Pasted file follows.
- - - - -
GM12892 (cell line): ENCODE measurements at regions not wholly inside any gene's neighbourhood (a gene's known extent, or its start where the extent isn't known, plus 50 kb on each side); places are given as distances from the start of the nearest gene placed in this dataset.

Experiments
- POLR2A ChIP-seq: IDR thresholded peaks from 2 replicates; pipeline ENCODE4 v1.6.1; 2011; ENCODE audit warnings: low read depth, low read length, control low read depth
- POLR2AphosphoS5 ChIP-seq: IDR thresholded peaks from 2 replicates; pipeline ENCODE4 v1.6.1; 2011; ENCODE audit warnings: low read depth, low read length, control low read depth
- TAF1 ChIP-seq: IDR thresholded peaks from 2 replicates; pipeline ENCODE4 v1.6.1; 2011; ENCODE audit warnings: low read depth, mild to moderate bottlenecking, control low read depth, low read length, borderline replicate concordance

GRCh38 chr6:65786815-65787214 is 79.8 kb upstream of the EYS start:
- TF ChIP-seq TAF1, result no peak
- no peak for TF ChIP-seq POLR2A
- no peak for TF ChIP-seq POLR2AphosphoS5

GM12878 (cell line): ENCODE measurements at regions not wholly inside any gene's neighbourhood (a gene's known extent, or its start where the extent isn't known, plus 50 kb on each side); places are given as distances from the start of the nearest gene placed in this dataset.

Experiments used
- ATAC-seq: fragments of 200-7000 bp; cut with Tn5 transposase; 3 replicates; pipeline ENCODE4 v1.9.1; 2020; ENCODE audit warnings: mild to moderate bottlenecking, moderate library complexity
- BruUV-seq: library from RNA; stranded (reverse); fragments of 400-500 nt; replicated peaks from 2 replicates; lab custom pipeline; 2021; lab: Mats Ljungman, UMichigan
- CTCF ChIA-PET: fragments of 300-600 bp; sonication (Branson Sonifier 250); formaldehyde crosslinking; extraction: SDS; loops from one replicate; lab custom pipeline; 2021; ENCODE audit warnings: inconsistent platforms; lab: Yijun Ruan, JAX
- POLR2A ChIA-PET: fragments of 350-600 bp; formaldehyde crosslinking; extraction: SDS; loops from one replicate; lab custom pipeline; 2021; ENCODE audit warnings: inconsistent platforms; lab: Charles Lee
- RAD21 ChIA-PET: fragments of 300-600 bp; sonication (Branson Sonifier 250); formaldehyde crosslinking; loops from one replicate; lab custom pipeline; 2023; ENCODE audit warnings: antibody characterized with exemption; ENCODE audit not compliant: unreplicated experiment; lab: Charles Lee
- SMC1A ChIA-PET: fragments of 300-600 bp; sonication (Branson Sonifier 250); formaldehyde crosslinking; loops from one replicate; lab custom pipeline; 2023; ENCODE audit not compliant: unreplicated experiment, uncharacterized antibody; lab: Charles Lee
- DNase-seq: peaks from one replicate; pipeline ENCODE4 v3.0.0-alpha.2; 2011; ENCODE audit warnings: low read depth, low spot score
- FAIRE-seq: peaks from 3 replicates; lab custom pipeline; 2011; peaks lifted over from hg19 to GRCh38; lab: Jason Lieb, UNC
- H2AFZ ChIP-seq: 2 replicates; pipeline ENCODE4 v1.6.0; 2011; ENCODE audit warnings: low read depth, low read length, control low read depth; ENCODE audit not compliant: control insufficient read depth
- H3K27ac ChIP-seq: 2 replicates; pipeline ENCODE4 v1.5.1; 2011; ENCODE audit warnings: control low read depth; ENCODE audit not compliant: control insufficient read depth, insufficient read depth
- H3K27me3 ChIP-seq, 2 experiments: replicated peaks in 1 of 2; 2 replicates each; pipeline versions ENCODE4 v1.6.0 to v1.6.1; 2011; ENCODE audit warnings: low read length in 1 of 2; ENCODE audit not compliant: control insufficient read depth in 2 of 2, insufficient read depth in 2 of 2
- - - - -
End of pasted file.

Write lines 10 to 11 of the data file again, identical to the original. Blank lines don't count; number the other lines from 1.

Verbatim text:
GM12878 (cell line): ENCODE measurements at regions not wholly inside any gene's neighbourhood (a gene's known extent, or its start where the extent isn't known, plus 50 kb on each side); places are given as distances from the start of the nearest gene placed in this dataset.

Experiments used